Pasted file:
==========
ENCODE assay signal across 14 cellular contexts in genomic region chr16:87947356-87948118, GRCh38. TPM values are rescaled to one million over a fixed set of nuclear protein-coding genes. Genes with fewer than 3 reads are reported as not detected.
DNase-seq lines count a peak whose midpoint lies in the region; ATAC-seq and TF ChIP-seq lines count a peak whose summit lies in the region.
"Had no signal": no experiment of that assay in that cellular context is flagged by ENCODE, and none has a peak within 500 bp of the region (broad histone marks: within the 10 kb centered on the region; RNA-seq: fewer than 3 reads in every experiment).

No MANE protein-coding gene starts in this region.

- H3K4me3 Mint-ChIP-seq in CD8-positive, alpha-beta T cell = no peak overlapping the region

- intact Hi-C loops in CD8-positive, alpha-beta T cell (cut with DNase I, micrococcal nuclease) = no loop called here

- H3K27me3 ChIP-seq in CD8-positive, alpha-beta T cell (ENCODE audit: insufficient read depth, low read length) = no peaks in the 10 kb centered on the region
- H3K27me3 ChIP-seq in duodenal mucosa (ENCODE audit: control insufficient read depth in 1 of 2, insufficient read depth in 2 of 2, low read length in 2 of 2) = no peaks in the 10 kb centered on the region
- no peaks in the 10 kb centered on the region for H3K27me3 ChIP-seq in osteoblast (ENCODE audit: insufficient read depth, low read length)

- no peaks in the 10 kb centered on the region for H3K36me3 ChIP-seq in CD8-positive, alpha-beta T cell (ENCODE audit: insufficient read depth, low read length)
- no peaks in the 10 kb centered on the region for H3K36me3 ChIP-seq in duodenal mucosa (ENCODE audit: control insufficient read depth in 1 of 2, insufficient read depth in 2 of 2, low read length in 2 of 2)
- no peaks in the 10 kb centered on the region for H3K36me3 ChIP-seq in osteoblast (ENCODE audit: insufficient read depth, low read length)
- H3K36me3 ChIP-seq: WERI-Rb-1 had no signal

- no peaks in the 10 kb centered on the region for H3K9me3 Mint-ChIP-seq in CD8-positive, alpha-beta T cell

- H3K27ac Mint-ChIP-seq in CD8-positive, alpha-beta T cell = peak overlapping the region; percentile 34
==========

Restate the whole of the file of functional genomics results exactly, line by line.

ENCODE assay signal across 14 cellular contexts in genomic region chr16:87947356-87948118, GRCh38. TPM values are rescaled to one million over a fixed set of nuclear protein-coding genes. Genes with fewer than 3 reads are reported as not detected.
DNase-seq lines count a peak whose midpoint lies in the region; ATAC-seq and TF ChIP-seq lines count a peak whose summit lies in the region.
"Had no signal": no experiment of that assay in that cellular context is flagged by ENCODE, and none has a peak within 500 bp of the region (broad histone marks: within the 10 kb centered on the region; RNA-seq: fewer than 3 reads in every experiment).

No MANE protein-coding gene starts in this region.

- H3K4me3 Mint-ChIP-seq in CD8-positive, alpha-beta T cell = no peak overlapping the region

- intact Hi-C loops in CD8-positive, alpha-beta T cell (cut with DNase I, micrococcal nuclease) = no loop called here

- H3K27me3 ChIP-seq in CD8-positive, alpha-beta T cell (ENCODE audit: insufficient read depth, low read length) = no peaks in the 10 kb centered on the region
- H3K27me3 ChIP-seq in duodenal mucosa (ENCODE audit: control insufficient read depth in 1 of 2, insufficient read depth in 2 of 2, low read length in 2 of 2) = no peaks in the 10 kb centered on the region
- no peaks in the 10 kb centered on the region for H3K27me3 ChIP-seq in osteoblast (ENCODE audit: insufficient read depth, low read length)

- no peaks in the 10 kb centered on the region for H3K36me3 ChIP-seq in CD8-positive, alpha-beta T cell (ENCODE audit: insufficient read depth, low read length)
- no peaks in the 10 kb centered on the region for H3K36me3 ChIP-seq in duodenal mucosa (ENCODE audit: control insufficient read depth in 1 of 2, insufficient read depth in 2 of 2, low read length in 2 of 2)
- no peaks in the 10 kb centered on the region for H3K36me3 ChIP-seq in osteoblast (ENCODE audit: insufficient read depth, low read length)
- H3K36me3 ChIP-seq: WERI-Rb-1 had no signal

- no peaks in the 10 kb centered on the region for H3K9me3 Mint-ChIP-seq in CD8-positive, alpha-beta T cell

- H3K27ac Mint-ChIP-seq in CD8-positive, alpha-beta T cell = peak overlapping the region; percentile 34